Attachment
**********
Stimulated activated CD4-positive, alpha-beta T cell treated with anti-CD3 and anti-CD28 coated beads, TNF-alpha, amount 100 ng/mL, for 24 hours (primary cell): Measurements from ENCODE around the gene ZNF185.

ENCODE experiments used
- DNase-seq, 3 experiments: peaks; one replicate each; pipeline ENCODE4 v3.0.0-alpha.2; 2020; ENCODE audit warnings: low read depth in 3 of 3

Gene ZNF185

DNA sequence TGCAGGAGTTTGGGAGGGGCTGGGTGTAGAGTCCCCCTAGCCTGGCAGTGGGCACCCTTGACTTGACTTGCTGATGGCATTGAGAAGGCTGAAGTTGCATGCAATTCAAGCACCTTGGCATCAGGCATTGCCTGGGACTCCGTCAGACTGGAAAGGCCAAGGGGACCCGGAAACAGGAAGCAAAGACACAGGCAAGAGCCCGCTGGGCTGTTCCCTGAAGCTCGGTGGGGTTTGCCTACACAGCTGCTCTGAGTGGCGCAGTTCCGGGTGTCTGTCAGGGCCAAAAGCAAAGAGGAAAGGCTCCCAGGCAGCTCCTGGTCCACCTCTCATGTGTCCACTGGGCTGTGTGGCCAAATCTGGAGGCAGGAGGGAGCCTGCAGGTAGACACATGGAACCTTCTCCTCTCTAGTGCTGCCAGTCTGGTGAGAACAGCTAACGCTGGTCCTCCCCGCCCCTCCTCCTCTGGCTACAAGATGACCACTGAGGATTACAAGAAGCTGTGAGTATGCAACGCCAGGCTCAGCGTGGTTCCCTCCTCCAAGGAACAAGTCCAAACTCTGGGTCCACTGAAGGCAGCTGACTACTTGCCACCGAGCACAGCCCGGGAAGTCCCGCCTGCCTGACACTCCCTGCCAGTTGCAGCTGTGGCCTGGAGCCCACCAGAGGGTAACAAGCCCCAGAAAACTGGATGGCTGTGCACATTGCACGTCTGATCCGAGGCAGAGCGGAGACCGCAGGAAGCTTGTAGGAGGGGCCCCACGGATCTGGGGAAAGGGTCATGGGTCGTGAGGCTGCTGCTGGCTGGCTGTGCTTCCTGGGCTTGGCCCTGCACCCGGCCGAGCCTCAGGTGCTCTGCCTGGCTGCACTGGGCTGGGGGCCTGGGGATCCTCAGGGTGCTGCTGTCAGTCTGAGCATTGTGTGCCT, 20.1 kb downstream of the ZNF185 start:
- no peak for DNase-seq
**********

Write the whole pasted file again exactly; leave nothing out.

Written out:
Stimulated activated CD4-positive, alpha-beta T cell treated with anti-CD3 and anti-CD28 coated beads, TNF-alpha, amount 100 ng/mL, for 24 hours (primary cell): Measurements from ENCODE around the gene ZNF185.

ENCODE experiments used
- DNase-seq, 3 experiments: peaks; one replicate each; pipeline ENCODE4 v3.0.0-alpha.2; 2020; ENCODE audit warnings: low read depth in 3 of 3

Gene ZNF185

DNA sequence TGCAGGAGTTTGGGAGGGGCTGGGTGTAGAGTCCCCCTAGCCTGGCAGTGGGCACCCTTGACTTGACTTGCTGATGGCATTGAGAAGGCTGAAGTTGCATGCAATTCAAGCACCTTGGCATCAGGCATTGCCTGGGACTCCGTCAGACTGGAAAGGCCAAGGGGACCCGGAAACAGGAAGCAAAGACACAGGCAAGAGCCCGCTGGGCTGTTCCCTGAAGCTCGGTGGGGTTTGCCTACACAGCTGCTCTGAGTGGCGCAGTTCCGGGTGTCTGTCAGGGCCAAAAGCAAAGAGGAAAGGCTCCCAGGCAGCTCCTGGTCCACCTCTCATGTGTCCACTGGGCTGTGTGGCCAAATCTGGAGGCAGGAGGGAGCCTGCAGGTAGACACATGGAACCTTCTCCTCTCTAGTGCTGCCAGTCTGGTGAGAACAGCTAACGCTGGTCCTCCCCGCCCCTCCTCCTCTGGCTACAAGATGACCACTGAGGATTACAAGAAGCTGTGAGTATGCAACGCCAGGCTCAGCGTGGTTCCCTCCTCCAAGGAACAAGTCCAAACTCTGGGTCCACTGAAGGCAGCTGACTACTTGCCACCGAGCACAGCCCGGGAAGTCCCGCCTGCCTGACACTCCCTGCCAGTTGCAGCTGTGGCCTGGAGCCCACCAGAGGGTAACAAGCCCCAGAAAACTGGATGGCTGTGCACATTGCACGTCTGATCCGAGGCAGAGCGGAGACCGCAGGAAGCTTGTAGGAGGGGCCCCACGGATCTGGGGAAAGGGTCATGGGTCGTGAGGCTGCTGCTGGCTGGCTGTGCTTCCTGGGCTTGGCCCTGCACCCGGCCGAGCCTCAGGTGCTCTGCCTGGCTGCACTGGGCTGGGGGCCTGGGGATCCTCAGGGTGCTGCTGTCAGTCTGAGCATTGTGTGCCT, 20.1 kb downstream of the ZNF185 start:
- no peak for DNase-seq